3. These Are My Friendly Recommendations
Third, my best list includes what I would recommend to friends. So what you read below is my friendly recommendation for most people—my best recommendations; you will have a different list I’m sure! I have found these translations helpful, accurate to my knowledge of Greek and Hebrew, and containing easy-to-understand language (with varying degrees, as you’ll see).
A Note on Bible Translation Charts
One more tidbit before I give you my list: I have put together a Bible translation matrix that provides two intersecting spectrums. Most Bible translation charts have just one spectrum, usually like this:
This is totally fine! But it’s a linear approach that’s focused only on language translational differences, when it’s more complex than that. We’re not dealing with language only but also with culture and idioms.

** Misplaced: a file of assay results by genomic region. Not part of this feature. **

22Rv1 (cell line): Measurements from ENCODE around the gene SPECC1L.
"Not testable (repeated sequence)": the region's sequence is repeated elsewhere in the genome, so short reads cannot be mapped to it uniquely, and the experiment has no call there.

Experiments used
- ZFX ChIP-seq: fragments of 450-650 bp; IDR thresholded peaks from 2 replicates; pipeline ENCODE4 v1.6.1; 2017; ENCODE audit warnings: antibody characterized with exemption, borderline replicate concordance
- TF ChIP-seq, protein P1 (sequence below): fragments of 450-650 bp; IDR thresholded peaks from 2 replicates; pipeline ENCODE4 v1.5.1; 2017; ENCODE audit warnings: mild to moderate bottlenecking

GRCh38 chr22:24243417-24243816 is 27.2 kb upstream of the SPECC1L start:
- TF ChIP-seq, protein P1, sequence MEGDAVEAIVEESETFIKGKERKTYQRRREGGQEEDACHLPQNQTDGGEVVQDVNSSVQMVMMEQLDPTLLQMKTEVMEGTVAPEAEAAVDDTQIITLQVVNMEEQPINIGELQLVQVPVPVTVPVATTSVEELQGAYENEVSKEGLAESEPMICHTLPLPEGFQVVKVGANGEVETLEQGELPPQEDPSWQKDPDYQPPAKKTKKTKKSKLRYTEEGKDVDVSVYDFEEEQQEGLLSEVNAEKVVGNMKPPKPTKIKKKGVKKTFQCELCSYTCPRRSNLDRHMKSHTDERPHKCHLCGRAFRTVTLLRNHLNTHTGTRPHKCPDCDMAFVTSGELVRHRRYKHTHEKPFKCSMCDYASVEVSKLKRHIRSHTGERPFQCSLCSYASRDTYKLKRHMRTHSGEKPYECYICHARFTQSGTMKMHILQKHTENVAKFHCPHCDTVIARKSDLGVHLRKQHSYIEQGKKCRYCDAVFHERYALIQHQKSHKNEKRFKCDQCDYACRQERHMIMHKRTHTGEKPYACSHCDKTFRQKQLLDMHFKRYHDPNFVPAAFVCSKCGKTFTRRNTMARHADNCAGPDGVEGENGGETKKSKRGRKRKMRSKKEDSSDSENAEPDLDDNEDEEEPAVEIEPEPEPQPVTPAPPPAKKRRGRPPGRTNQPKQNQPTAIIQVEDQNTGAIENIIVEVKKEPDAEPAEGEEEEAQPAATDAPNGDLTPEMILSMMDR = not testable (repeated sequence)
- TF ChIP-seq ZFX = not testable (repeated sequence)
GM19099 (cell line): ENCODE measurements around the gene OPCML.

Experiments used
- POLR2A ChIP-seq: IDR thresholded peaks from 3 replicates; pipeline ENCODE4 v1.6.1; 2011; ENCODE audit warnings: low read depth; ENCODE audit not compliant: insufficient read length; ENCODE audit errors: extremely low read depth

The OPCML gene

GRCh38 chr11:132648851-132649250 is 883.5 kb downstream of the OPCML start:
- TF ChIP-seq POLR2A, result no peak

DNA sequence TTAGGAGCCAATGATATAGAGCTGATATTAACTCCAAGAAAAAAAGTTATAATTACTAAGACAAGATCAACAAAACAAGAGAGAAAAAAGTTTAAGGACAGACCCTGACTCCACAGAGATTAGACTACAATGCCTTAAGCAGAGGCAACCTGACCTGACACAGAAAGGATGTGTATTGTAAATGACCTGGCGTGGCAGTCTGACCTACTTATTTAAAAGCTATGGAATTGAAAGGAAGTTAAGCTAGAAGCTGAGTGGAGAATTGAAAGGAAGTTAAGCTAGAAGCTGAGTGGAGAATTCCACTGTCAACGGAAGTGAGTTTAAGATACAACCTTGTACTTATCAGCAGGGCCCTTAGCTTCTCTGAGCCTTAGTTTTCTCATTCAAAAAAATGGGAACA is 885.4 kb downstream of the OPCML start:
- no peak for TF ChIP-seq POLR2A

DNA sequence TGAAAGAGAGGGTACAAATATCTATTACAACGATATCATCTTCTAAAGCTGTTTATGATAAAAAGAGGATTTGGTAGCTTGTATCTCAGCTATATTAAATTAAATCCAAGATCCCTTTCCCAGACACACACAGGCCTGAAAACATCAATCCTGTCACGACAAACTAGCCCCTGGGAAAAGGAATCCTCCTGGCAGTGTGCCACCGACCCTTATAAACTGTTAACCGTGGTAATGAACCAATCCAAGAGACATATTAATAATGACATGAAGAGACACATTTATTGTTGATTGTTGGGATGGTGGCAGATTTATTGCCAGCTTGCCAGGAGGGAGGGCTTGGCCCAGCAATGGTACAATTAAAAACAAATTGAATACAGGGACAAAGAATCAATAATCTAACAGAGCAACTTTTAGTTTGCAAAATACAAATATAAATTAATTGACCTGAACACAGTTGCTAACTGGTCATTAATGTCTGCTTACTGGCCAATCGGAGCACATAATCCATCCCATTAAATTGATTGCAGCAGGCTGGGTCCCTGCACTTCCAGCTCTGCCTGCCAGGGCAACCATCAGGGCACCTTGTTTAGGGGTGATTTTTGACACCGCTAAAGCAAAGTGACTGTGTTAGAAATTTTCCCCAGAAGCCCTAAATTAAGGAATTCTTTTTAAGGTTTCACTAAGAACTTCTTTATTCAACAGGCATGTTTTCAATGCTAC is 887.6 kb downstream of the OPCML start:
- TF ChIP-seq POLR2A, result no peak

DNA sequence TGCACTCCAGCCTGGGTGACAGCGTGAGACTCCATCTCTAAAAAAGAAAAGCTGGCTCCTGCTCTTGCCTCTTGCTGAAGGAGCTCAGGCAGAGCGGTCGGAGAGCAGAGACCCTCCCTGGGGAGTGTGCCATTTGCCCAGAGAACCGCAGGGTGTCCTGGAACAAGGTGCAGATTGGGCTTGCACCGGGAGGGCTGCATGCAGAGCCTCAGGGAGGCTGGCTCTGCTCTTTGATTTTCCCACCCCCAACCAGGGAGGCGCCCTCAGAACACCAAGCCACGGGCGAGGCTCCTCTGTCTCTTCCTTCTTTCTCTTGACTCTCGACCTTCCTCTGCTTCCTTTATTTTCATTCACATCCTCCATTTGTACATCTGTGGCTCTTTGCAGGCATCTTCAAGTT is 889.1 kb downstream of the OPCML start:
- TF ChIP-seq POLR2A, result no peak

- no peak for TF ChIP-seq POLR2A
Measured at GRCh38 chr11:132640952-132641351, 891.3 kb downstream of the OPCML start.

I suggest a matrix approach to Bible translation charts.
This takes into account both language and cultural differences between translations. I got this notion from Old Testament scholar and NLT translator of Judges, Lawson Stone, who first shared this notion with my Hebrew class at Asbury. I offer it to you because Stone’s insight is uniquely insightful.
This is my own iteration of what he taught, with my own scale applied:
- Language on a scale from 1–10:
- Word for Word (1)
- Thought for Thought (10)
- Culture on a scale from 1–10:
- Ancient Culture (1)
- Modern Culture (10)
It might look like this:
Five Best Translations for Everyday Christians
I respect other translations not listed below, but these are my top five recommendations for everyday Christians.
In a comment, let me know what your favorite is and why!
If you decide to purchase any of these Bibles, please use the affiliate links we provide here to keep our recommendations resource tool free.
1. New Revised Standard Version (NRSV) by Zondervan
I really, really like the NRSV. For ease of reading—relaxing because I trust the translation to be very close to the literal Greek and Hebrew—I choose this one.